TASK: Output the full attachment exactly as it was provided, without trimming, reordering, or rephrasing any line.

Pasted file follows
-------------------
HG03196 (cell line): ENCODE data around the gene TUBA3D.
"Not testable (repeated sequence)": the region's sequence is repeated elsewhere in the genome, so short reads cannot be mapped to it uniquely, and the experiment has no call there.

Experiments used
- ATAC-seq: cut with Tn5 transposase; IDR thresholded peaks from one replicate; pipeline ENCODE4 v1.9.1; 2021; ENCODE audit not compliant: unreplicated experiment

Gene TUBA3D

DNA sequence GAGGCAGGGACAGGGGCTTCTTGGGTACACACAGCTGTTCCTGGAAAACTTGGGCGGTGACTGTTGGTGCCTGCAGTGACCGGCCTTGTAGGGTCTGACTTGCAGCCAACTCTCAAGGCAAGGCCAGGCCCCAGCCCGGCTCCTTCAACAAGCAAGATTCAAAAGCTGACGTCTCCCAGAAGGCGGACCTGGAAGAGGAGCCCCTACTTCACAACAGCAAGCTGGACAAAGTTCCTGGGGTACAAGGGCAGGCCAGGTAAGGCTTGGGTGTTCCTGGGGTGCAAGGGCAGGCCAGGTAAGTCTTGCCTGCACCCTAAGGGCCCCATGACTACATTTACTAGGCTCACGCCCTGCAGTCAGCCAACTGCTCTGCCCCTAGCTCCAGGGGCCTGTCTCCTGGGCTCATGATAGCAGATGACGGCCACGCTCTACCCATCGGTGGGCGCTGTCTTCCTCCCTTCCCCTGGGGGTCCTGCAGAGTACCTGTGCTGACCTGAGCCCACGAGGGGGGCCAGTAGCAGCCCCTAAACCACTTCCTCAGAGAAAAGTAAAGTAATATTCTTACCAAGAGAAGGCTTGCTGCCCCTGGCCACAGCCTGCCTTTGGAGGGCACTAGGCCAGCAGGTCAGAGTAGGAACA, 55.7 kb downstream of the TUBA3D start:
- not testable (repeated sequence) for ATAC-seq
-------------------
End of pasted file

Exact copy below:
HG03196 (cell line): ENCODE data around the gene TUBA3D.
"Not testable (repeated sequence)": the region's sequence is repeated elsewhere in the genome, so short reads cannot be mapped to it uniquely, and the experiment has no call there.

Experiments used
- ATAC-seq: cut with Tn5 transposase; IDR thresholded peaks from one replicate; pipeline ENCODE4 v1.9.1; 2021; ENCODE audit not compliant: unreplicated experiment

Gene TUBA3D

DNA sequence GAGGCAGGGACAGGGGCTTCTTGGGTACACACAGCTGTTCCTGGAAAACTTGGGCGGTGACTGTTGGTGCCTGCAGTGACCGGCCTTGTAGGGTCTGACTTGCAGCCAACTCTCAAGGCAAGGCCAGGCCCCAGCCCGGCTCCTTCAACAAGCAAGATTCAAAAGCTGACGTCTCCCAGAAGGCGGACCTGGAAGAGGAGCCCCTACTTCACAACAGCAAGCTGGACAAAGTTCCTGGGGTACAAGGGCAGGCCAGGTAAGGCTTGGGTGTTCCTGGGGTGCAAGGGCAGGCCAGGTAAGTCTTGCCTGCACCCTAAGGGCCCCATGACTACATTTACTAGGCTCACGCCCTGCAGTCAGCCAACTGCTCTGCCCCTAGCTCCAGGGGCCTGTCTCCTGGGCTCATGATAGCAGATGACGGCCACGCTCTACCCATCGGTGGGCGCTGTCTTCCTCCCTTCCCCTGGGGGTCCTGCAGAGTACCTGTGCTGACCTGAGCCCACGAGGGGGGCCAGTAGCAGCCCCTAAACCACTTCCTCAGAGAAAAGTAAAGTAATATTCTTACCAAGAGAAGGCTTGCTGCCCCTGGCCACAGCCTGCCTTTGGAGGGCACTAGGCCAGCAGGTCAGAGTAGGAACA, 55.7 kb downstream of the TUBA3D start:
- not testable (repeated sequence) for ATAC-seq